Various 

Wild Dub: Dread Meets Punk Rocker Downtown

Arguably, most pop/reggae fusions should have been stubbed out along with the joint that first inspired them. Recent evidence bears this out: Sugar Ray's insipid "I Just Wanna Fly," Ace of Base's criminal "All That She Wants (Is Another Baby)," and pretty much all of the nauseating funk/reggae of 311 will be played on a permanent loop in hell's waiting room. But the genre wasn't always such a gruesome train wreck. Before Sting's ego engulfed the Police, songs such as "Can't Stand Losing You" and "Walking on the Moon" artfully paired twangy reggae syncopation with punk's ironic lyricism.

Punk's alliance with reggae arches back to the scene's beginnings, where disaffected white English youth found common ground with impoverished Jamaican immigrants in the bleak post-industrial misery of '70s London. The punks recognized that the Jamaicans were victims of the same racial and class-based discrimination they themselves were reacting against, while the dreads correctly identified the punks as fellow suffrahs on the bottom rung of a system designed to keep them all politically and economically marginalized. It was only a matter of time before this common experience was reflected in music.

Wild Dub, from Germany's progressive roots label Select Cuts, explores this collaboration through a reissue of rare B-sides from the late '70s and early '80s. Bands such as the Clash, the Slits, Generation X, and Stiff Little Fingers got the dub treatment from producers including Adrian Sherwood, Mikey Dread, and Dennis Bovell, then at the most radical stages of their production careers.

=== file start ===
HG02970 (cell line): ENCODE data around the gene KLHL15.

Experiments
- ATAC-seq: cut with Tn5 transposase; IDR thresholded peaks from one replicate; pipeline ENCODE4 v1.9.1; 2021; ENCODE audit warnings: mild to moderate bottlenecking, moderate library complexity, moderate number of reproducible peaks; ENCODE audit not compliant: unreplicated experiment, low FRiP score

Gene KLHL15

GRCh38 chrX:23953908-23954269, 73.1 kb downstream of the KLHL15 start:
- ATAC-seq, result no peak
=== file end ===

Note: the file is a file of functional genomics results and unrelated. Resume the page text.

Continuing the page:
The first two tracks, the Clash's "Bankrobber" and the Ruts' protest song "Jah War," are traditionally Jamaican in structure, full of simple drumming, distorted guitar riffs, and out-of-context voices trailing off into deep echo and reverb. But the comp isn't simply a punk/reggae makeover; it disassembles and remakes the original music using dub's expansive style as a framework. The tracks are wildly varied in style. Bovell's radical dissection of the Slits' "Typical Girl" and Sherwood's whooshing and disturbed treatment of Vivian Goldman's "Private Armies" evoke punk's cut-and-paste collage aesthetic, while the Pop Group's alternately spaced out and frantic "Where There Is a Will," contains a readily identifiable swing that points the way to modern dance music.

This is a remarkable collaboration of elements, a snapshot from a time of volatile politics and unmatched creativity and talent. Wild Dub beautifully demonstrates that, however brief the marriage, punk and reggae really were kindred spirits, and why no amount of pot-inspired slap bass is ever going to reunite them.

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